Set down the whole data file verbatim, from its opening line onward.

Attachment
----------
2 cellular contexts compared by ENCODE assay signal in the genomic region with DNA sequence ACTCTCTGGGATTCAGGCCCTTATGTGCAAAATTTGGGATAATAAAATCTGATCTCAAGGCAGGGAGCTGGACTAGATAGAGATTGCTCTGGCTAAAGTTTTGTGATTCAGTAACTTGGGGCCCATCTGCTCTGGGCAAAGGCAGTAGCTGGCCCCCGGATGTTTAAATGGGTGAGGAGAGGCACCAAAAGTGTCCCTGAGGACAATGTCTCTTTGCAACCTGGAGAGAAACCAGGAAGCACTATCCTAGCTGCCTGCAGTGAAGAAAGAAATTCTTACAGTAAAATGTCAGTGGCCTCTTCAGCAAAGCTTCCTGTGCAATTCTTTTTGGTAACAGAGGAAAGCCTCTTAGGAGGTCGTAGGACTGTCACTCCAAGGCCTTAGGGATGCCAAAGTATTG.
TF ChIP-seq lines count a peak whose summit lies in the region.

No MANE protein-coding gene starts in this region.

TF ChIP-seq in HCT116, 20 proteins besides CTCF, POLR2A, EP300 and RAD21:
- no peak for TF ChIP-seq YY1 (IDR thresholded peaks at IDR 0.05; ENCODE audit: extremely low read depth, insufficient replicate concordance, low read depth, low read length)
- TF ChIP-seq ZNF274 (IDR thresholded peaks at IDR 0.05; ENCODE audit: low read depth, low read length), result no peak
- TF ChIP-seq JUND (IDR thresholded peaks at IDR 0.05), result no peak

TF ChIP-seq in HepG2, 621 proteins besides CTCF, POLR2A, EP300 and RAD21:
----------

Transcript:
2 cellular contexts compared by ENCODE assay signal in the genomic region with DNA sequence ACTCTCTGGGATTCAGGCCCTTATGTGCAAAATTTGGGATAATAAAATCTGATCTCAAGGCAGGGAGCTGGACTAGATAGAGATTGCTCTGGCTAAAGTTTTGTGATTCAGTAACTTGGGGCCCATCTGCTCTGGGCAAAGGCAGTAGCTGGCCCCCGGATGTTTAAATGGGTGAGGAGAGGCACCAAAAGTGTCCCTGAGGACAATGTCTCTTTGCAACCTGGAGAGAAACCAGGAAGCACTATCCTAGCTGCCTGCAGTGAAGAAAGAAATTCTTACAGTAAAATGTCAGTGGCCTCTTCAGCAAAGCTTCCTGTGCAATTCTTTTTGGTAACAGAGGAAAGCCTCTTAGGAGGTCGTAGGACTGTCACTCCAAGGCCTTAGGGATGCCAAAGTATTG.
TF ChIP-seq lines count a peak whose summit lies in the region.

No MANE protein-coding gene starts in this region.

TF ChIP-seq in HCT116, 20 proteins besides CTCF, POLR2A, EP300 and RAD21:
- no peak for TF ChIP-seq YY1 (IDR thresholded peaks at IDR 0.05; ENCODE audit: extremely low read depth, insufficient replicate concordance, low read depth, low read length)
- TF ChIP-seq ZNF274 (IDR thresholded peaks at IDR 0.05; ENCODE audit: low read depth, low read length), result no peak
- TF ChIP-seq JUND (IDR thresholded peaks at IDR 0.05), result no peak

TF ChIP-seq in HepG2, 621 proteins besides CTCF, POLR2A, EP300 and RAD21: